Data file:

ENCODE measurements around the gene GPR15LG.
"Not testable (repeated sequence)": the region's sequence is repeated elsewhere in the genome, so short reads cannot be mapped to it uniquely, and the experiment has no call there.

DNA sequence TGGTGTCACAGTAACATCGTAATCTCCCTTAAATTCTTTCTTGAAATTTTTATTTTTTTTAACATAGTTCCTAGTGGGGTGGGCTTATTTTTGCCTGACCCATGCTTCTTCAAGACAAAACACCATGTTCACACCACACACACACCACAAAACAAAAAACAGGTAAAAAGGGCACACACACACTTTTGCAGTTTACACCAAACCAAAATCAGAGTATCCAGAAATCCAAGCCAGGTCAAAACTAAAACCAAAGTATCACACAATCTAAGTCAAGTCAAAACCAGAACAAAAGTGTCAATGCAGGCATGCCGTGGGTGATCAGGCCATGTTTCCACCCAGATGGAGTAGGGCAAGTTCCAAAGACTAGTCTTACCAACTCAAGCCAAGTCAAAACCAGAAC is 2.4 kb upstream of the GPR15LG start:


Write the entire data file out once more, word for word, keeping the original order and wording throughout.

ENCODE measurements around the gene GPR15LG.
"Not testable (repeated sequence)": the region's sequence is repeated elsewhere in the genome, so short reads cannot be mapped to it uniquely, and the experiment has no call there.

DNA sequence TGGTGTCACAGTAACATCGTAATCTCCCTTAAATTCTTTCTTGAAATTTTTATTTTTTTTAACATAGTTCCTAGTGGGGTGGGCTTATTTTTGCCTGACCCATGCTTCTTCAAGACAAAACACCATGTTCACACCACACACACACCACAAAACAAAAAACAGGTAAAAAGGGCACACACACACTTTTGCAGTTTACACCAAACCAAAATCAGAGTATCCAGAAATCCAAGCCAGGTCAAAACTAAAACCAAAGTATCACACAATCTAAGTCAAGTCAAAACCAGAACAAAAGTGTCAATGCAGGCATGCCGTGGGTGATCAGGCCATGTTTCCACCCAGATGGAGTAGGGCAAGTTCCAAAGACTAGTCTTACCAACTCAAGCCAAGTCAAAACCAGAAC is 2.4 kb upstream of the GPR15LG start: